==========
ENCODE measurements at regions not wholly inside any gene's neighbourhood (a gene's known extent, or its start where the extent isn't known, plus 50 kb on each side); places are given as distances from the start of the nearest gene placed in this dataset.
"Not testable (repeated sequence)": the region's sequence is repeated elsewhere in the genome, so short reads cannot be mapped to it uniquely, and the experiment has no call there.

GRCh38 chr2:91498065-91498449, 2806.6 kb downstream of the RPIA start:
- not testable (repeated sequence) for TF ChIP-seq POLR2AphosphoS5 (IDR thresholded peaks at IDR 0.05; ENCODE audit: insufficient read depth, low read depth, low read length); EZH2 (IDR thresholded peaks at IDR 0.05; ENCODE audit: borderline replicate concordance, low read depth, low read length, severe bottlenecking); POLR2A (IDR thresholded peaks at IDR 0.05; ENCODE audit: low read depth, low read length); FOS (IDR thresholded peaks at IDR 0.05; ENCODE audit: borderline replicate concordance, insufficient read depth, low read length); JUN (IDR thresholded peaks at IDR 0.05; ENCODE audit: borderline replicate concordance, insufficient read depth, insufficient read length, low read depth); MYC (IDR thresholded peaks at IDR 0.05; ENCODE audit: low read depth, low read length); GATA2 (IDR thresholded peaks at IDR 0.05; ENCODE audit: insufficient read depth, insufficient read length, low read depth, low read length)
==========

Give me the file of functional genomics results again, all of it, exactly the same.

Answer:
ENCODE measurements at regions not wholly inside any gene's neighbourhood (a gene's known extent, or its start where the extent isn't known, plus 50 kb on each side); places are given as distances from the start of the nearest gene placed in this dataset.
"Not testable (repeated sequence)": the region's sequence is repeated elsewhere in the genome, so short reads cannot be mapped to it uniquely, and the experiment has no call there.

GRCh38 chr2:91498065-91498449, 2806.6 kb downstream of the RPIA start:
- not testable (repeated sequence) for TF ChIP-seq POLR2AphosphoS5 (IDR thresholded peaks at IDR 0.05; ENCODE audit: insufficient read depth, low read depth, low read length); EZH2 (IDR thresholded peaks at IDR 0.05; ENCODE audit: borderline replicate concordance, low read depth, low read length, severe bottlenecking); POLR2A (IDR thresholded peaks at IDR 0.05; ENCODE audit: low read depth, low read length); FOS (IDR thresholded peaks at IDR 0.05; ENCODE audit: borderline replicate concordance, insufficient read depth, low read length); JUN (IDR thresholded peaks at IDR 0.05; ENCODE audit: borderline replicate concordance, insufficient read depth, insufficient read length, low read depth); MYC (IDR thresholded peaks at IDR 0.05; ENCODE audit: low read depth, low read length); GATA2 (IDR thresholded peaks at IDR 0.05; ENCODE audit: insufficient read depth, insufficient read length, low read depth, low read length)